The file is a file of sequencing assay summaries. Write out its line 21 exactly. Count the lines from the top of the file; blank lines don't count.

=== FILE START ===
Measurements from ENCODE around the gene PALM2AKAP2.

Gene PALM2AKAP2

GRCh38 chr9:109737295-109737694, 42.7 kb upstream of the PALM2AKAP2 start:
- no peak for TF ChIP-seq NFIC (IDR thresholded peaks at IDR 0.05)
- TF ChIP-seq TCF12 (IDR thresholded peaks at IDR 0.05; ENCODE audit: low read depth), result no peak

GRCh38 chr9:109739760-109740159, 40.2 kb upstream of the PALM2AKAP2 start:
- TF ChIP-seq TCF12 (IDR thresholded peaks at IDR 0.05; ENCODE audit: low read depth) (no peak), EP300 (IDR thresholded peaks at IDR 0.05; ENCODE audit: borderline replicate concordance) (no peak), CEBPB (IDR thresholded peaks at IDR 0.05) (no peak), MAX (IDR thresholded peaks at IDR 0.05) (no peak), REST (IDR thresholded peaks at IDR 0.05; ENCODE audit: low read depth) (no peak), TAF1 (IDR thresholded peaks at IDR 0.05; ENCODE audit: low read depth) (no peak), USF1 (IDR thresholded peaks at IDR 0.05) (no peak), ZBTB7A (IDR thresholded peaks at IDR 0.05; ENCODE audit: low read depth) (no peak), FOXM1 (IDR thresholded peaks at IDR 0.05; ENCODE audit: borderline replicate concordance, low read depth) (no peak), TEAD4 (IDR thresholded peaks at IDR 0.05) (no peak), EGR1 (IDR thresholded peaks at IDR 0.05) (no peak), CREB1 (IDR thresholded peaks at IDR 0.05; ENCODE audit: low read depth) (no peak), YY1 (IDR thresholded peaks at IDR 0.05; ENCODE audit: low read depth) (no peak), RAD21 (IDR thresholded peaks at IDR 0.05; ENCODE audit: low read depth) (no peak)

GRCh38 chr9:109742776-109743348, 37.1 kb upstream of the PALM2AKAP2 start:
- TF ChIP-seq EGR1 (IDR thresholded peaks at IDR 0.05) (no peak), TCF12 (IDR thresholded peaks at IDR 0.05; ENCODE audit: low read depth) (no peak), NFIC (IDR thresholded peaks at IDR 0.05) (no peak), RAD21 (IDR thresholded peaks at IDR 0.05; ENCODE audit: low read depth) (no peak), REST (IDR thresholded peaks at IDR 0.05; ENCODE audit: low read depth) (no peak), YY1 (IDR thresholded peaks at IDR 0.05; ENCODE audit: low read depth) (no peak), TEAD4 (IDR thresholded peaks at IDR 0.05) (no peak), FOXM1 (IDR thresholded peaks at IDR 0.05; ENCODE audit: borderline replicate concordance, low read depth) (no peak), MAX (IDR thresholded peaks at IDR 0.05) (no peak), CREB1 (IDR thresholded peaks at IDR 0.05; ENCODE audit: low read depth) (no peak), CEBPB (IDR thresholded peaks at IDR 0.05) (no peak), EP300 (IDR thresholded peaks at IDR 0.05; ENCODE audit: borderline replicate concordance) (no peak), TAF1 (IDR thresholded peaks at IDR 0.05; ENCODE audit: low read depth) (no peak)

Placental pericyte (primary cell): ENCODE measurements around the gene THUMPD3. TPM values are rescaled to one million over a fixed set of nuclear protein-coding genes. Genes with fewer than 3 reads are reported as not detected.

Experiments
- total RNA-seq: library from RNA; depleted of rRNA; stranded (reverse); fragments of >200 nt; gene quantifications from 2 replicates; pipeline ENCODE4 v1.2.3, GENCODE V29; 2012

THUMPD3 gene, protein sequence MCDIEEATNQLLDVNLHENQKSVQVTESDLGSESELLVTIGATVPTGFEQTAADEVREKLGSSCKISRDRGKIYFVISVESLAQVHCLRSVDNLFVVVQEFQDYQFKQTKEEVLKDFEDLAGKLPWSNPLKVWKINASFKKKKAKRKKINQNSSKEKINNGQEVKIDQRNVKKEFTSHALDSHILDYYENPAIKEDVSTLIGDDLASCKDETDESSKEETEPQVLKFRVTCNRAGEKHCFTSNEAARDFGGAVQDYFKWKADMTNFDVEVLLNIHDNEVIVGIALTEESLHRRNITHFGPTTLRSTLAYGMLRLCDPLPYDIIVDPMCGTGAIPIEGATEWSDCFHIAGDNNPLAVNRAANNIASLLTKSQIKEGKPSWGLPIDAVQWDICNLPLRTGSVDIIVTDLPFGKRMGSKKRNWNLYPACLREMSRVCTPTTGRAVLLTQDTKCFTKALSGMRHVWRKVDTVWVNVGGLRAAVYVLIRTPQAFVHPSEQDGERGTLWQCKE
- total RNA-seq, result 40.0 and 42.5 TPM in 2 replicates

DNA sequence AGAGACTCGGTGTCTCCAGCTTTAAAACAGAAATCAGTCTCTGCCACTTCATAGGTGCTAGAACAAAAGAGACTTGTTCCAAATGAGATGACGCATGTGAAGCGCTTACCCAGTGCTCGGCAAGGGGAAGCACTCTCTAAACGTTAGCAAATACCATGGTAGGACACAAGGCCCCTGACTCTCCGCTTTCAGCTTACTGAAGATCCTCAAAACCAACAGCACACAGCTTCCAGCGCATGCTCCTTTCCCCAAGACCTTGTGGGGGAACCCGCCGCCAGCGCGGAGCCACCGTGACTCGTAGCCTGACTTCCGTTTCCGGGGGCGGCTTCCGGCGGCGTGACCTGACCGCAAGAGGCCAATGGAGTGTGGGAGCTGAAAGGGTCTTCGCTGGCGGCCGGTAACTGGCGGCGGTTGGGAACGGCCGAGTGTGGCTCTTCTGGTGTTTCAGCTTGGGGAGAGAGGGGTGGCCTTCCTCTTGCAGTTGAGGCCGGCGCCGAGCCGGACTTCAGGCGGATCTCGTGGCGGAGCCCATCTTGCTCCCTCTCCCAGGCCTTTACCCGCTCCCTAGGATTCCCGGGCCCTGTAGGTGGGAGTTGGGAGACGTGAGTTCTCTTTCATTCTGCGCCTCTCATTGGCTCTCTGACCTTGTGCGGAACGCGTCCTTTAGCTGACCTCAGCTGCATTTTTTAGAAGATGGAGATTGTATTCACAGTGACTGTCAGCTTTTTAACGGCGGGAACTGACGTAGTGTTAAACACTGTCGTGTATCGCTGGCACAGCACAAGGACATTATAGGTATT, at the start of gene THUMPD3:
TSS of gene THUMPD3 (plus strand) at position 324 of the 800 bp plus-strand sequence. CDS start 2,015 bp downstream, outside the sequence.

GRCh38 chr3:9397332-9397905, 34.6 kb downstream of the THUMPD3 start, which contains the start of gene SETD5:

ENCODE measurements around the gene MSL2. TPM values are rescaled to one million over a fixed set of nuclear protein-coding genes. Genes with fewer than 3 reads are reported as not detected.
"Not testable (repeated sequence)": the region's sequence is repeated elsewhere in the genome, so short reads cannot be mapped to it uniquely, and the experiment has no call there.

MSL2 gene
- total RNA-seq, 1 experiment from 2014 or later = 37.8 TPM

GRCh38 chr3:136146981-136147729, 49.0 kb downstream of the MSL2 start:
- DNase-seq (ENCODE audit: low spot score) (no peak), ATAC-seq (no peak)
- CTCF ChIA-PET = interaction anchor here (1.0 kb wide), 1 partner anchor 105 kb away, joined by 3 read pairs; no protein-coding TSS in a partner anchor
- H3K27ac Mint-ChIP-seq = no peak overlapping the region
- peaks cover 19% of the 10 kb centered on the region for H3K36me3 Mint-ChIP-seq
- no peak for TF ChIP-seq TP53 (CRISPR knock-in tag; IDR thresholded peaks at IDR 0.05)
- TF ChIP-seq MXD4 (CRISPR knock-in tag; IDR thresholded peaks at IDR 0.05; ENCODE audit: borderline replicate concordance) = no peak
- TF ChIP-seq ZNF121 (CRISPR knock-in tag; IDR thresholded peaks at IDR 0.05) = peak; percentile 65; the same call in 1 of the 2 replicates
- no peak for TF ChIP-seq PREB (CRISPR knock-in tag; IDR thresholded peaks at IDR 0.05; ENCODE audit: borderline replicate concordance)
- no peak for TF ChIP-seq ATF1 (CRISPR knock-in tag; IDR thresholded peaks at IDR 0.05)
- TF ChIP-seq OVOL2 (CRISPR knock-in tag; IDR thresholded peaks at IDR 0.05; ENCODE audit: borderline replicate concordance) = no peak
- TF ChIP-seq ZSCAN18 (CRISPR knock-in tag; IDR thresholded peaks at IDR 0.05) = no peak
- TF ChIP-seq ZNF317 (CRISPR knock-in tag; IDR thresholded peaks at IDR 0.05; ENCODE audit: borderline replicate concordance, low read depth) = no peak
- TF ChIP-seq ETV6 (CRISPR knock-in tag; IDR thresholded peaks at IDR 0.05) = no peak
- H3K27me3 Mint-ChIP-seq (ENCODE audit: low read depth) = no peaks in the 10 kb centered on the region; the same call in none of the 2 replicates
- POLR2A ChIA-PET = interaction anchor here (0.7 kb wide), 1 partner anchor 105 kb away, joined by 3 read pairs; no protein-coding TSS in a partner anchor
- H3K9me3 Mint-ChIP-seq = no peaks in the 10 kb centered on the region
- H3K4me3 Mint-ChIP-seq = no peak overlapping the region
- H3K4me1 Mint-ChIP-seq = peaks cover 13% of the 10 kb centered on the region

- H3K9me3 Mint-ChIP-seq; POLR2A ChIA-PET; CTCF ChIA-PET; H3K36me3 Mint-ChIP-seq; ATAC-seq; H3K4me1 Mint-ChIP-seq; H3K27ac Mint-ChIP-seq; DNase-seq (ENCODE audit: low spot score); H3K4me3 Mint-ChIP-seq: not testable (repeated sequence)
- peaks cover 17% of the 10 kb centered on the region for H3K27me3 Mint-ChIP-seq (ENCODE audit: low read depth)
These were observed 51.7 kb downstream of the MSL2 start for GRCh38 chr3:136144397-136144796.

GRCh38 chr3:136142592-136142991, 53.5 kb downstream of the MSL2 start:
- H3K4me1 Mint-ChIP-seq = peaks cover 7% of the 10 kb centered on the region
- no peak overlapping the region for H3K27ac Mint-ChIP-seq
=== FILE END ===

- total RNA-seq, 1 experiment from 2014 or later = 37.8 TPM